When I was diagnosed with rosacea I had never even heard the word before, let alone understood what it meant or how to cope. At the time, my GP gave me a name for my purple, burning, bumpy face – and not much else.
It is human nature to attempt to fill the gaps in our knowledge but unless we are incredibly discerning about where we get that information from, it can cause more issues. Fifteen years ago, I turned to the internet for advice and found so much that helped. But I also came across a lot of outdated recommendations and misinformed opinions.
Now that I am a rosacea campaigner and British Skin Foundation ambassador, I understand the condition better. Ahead, I debunk nine common rosacea myths and why they are so damaging.
"It's just blushing"
To those who know little about the condition, rosacea is easy to diminish. You're likely to hear "Blushing is cute", "At least you’ll never need to buy blusher" and "It’s not exactly a serious skin condition, is it?"
At its worst, my skin would burn, itch, swell and throb. It stopped me sleeping and distracted me from work. That’s before I consider the psychological aspects: cancelled dates, avoiding speaking up at university and work, spending hours in front of the mirror crying and feeling hopeless. I am now seeing a therapist to work on the years of damage to my confidence.
Dr Anjali Mahto, consultant dermatologist at Skin55, points out that rosacea is often managed badly. "It seems to fall between the medical and cosmetic world," she says. "Living with a visible skin condition can be extremely difficult, especially one that has a habit of flaring up at the most inconvenient of times or can be triggered by stress. As always, the impact that one’s skin can have on their self-esteem and body image should never be trivialised or ignored."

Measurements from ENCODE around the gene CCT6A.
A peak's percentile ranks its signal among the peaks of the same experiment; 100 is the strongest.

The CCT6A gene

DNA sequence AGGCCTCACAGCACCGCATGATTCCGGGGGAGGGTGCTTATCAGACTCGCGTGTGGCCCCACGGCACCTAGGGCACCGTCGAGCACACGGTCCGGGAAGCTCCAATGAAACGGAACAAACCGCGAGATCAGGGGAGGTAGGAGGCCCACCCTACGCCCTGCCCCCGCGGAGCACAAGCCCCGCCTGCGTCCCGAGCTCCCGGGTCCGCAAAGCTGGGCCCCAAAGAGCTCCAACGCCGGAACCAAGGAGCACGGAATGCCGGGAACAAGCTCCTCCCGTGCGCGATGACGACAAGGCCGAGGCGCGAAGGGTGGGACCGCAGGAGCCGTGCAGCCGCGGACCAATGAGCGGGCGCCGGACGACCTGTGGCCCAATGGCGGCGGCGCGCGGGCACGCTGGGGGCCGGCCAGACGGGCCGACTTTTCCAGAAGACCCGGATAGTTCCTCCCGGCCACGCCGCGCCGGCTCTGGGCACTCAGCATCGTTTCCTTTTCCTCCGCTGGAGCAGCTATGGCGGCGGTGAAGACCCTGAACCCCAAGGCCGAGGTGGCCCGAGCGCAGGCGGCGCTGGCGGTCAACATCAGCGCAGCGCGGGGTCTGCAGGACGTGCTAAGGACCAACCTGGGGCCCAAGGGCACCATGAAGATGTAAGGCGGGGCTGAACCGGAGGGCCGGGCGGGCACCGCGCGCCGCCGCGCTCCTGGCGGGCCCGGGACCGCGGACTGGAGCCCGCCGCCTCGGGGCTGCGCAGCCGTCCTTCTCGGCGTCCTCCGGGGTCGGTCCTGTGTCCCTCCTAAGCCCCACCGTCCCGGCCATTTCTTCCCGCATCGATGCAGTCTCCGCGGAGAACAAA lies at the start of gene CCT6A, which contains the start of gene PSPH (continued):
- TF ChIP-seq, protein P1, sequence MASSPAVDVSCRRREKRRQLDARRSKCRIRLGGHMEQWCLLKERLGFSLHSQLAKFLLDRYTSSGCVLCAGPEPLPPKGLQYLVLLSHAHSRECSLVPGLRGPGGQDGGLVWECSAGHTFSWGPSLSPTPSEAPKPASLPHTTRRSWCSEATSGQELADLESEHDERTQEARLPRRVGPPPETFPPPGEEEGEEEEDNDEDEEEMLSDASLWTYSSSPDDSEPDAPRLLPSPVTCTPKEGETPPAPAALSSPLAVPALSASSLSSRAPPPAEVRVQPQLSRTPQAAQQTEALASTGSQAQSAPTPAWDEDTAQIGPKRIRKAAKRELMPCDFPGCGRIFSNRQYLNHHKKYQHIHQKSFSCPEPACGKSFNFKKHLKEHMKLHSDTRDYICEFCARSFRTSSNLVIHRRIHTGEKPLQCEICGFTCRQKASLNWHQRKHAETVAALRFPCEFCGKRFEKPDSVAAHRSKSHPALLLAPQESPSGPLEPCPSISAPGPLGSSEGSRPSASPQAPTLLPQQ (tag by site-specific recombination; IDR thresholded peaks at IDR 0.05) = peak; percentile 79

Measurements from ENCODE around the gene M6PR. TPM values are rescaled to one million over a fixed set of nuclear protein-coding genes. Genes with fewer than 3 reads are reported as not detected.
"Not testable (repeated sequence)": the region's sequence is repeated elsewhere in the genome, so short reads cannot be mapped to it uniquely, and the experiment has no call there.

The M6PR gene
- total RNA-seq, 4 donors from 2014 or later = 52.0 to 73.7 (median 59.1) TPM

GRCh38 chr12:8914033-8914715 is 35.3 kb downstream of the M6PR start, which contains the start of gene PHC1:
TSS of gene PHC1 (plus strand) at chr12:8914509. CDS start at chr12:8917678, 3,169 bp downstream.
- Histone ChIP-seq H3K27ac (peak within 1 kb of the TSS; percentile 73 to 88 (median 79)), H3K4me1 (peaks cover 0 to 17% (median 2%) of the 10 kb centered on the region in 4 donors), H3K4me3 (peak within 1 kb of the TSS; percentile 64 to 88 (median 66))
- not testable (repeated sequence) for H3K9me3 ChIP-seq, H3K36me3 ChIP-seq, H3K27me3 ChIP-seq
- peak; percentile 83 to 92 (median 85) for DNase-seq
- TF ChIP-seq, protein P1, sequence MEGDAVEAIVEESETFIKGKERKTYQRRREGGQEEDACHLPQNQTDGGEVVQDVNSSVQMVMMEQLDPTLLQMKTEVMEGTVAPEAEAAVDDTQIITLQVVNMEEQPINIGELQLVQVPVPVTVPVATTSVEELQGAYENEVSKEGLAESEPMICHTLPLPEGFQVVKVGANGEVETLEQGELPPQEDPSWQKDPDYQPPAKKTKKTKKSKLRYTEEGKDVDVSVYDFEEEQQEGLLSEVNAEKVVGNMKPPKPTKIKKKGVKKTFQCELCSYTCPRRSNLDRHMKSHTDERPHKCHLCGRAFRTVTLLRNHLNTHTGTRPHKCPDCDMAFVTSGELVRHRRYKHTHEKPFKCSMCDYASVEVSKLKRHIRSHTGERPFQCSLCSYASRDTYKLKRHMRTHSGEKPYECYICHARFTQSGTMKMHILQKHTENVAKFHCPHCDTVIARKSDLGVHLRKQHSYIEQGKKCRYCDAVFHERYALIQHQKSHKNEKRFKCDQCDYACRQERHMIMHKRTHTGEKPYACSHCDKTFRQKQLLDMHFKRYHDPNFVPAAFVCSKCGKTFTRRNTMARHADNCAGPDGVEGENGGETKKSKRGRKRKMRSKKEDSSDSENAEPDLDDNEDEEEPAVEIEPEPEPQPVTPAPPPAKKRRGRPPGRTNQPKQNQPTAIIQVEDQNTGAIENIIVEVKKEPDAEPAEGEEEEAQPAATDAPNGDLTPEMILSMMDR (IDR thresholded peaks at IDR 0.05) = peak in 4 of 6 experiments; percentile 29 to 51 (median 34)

"Only middle-aged people get rosacea"
I feel lucky that my first GP immediately recognised my rosacea and didn’t let my age (I was 21) dissuade him from that diagnosis. Unfortunately, others are not so lucky. I hear from many people who have been told that because they’re under 30, it can’t be rosacea. I already felt isolated by my skin but reading forums where my skin and concerns were dismissed because I was 20 years younger than most of the other sufferers was particularly hard.
As Dr Mahto points out: "While the peak ages we see rosacea are between 30 and 60 years, it is entirely possible to see patients younger and older than this in clinical practice. It is possible to have early signs suggestive of the condition such as facial redness, but diagnosis is not made until a much later age."
"Only white people get rosacea"
Although more common in people with fairer skin tones, research suggests that people of colour do have rosacea. I’ve had many conversations with people whose concerns have been dismissed without examination due to their skin tone, or their symptoms missed completely. Just because symptoms are harder to spot, it doesn’t mean they are not there.
According to the Black Skin Directory, markers of rosacea in dark skin include: burning or stinging of facial skin, the face feeling warm all the time, unidentified discolouration, dry, swollen patches of skin and acne-like spots that do not clear up with treatment. It is advised you report these symptoms to a GP or a dermatologist.
"It's the same as acne"
When I first developed rosacea I had papules and pustules all over my cheeks. As I never had any issues with my skin before, I assumed I had acne. Dr Mahto explains that the conditions may appear similar to the untrained eye but they are medically distinct, and this is important to know. "Many of the ingredients used for acne treatment (salicylic acid, vitamin A, exfoliators) can cause irritation of rosacea-prone skin, resulting in dryness, sensitivity and worsening of redness," she says. "If your skin is prone to redness or flushing, you rarely get blackheads, your skin is sensitive and your spots do not affect the back or chest, this is suggestive of rosacea rather than acne."